2. Most free themes don’t have a pleasant design
It’s tough to seek out an excellent looking WordPress theme you’ll download for free of charge.
It’s easier to find and get a theme with a design you wish and install that instead.
A shiny, custom design site isn’t necessary to make Adsense approval. But once again… it’s a manual review from a human and it helps you get a good first impression.
Even I find myself discrediting tons of websites as soon as I land on them if they don’t have a good, and clean design.
If you don’t have a WordPress theme already, I like to recommend the Newspaper theme.
It is not necessary to get a custom made logo for your site, But again, it helps.
Logos don’t cost that much money lately anyways. you’ll get one for $5+ at Fiverr or simply make one yourself using Photoshop or Pixlr.
8. Ditch categories
If you don’t have about 30 posts in every category you have, trust me, ditch categories in your navigation.
I encounter tons of web sites that were rejected from Adsense, and this is often a standard feature that everybody has on their site.
Having categories are a nasty user experience if every category you click only features a few pages in them.
I’m assuming people do that to form their site look more vibrant and “full” but it actually has the other effect.
9. Link to other helpful websites
Don’t be a dead endways to the web. Link out to helpful resources and websites.
But don’t just link to some random Wikipedia pages out there. Link to some helpful places that support what you state in your articles on your website.
10. Remove any ads from other ad networks
Google gives you a maximum of three ad spots for a reason.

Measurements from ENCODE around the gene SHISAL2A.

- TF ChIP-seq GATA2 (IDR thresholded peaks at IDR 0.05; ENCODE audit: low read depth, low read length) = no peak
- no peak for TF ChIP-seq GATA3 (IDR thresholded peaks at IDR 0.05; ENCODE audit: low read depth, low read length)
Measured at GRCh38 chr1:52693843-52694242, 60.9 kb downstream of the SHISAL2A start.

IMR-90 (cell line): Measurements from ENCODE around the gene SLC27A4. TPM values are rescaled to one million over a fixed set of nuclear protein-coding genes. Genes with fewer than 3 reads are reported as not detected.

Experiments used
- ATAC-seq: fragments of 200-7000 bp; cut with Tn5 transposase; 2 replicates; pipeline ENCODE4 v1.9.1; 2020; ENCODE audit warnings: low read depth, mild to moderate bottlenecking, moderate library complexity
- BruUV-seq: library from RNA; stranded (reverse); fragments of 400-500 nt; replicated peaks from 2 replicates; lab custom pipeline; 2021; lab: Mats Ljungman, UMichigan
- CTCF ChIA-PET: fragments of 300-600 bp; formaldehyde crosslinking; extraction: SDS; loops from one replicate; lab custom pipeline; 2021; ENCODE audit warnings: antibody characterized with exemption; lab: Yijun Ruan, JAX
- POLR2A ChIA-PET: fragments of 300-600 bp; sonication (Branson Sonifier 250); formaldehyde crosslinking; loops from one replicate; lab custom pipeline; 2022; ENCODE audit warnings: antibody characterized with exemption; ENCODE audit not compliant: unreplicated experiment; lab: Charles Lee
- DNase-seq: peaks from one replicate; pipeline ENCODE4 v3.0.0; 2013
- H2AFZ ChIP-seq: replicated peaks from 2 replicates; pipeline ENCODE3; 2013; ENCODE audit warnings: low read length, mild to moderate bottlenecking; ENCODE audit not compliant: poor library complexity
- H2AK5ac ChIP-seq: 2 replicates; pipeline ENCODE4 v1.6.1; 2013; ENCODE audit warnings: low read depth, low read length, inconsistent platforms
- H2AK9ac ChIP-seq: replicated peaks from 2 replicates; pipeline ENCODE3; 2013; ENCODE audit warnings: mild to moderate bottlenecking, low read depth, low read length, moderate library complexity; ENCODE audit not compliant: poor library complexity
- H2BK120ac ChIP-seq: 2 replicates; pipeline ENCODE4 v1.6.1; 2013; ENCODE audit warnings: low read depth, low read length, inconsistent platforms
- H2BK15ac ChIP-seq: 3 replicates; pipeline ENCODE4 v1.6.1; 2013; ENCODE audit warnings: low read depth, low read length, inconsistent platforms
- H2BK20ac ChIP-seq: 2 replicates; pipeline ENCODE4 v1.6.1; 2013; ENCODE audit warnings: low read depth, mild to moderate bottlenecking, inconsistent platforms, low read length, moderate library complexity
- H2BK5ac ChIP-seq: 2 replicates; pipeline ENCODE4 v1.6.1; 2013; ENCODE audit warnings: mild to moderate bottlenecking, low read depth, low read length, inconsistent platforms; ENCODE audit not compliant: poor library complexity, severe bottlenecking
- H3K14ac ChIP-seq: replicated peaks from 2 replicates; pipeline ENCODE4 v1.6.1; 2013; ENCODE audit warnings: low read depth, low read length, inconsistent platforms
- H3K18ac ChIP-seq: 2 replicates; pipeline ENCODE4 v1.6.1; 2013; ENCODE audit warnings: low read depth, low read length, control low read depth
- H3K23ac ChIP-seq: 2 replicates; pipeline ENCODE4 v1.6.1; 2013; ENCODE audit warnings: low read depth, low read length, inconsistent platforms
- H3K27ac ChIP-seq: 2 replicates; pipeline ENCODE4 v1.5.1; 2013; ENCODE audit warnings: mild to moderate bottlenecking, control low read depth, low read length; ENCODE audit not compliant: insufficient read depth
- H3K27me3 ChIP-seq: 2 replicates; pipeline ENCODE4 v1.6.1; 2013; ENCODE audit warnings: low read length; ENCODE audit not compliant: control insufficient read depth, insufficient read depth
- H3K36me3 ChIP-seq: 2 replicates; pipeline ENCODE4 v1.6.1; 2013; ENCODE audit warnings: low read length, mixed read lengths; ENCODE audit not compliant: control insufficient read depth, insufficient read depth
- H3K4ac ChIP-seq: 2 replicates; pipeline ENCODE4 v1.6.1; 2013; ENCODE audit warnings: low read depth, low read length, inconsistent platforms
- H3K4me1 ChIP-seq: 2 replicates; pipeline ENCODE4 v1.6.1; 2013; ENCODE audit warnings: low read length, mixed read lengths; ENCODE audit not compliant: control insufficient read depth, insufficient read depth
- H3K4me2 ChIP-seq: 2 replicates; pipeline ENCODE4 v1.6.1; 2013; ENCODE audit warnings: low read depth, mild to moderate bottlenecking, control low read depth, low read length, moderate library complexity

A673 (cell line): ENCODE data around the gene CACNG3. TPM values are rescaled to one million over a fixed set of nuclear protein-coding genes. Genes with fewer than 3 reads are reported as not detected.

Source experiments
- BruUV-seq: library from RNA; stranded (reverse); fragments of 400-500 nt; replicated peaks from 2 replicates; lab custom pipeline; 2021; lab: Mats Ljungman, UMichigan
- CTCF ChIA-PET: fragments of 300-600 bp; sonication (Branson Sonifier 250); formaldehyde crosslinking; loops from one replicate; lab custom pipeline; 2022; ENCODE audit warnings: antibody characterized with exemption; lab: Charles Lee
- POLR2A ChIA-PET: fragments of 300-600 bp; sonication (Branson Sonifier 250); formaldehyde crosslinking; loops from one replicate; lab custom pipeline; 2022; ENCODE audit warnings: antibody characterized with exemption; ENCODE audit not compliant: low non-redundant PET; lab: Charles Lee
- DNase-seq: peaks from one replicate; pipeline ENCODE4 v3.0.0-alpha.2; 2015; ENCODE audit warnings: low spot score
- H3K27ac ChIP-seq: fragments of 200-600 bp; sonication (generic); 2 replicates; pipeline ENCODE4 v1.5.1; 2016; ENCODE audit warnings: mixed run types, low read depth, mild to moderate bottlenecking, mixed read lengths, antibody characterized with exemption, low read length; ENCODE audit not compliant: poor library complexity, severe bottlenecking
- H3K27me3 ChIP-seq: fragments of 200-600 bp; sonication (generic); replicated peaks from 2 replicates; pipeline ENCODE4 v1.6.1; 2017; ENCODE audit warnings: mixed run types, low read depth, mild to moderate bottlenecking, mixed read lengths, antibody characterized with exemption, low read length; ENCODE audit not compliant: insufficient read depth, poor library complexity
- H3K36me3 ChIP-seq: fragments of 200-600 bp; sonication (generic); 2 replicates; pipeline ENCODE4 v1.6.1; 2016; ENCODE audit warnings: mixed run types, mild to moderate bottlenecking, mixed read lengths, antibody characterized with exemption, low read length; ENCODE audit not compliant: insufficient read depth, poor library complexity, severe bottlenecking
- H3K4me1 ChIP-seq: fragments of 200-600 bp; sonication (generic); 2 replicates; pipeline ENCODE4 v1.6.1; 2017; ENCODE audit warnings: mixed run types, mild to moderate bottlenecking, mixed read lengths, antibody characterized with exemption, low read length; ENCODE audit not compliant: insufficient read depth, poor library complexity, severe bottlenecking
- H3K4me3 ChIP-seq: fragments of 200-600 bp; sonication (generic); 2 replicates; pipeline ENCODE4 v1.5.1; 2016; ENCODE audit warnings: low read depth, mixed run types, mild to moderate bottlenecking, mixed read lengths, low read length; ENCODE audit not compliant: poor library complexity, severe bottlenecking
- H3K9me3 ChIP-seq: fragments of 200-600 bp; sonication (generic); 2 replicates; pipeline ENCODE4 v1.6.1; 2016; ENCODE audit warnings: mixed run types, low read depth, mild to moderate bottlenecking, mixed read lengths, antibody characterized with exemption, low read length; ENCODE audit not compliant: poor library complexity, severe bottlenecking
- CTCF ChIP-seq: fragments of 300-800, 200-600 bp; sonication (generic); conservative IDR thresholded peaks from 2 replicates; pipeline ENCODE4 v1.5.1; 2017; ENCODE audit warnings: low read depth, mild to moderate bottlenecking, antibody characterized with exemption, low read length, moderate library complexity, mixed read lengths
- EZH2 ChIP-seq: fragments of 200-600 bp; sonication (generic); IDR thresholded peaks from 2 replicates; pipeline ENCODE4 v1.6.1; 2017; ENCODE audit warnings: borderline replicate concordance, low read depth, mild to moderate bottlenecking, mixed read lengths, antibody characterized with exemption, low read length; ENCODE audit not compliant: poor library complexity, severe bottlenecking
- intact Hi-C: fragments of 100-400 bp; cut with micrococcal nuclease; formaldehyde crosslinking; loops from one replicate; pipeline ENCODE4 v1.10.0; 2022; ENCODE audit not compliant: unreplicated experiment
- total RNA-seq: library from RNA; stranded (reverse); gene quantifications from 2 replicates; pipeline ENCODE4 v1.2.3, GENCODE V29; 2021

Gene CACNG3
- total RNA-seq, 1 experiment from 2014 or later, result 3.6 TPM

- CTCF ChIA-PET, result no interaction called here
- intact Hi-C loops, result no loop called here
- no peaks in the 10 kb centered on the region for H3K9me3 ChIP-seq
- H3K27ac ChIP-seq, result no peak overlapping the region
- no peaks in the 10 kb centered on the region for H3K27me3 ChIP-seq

Any more than that… and it always makes your site really spammy-looking.
Your site is there to supply value first and make money second.
Your website or blog essentially makes good money by bringing value to readers.
Plastering your page with ads from several networks makes for nasty user experience.
Even if you would like to combine in other ad networks in the future, remove them once you submit your site for approval.
11. Build backlinks, but don’t buy backlink packages
Having some nice quality links pointed at your site from established sites may be a good thing to get before you submit your site.
This should be done with common sense, but don’t order any link packages to your site, and don’t submit sites where you’ve got spammy links built on them.
Yes, SEO and Adsense aren’t associated with one another, but no manual reviewer who sees 20,000 comment links built last week is going to take your site seriously.
Just imagine what percentage spammy sites the Adsense reviewer has got to undergo during a day.
Remember that for each site that gets rejected, an individual had to take a seat there and undergo it.
It’s been said that only about 3 out of like 1000 sites out there are accepted.
That means… these reviewers are browsing about 997 sites before finding one that meets their standards.
Following the policies and guidelines of what Google wants is vital.
But it’s also important to review your site for quality within the shoes of the Adsense reviewer.
If you’ll do this, I’m sure you’ll be ready to get your Adsense account approved with no problems.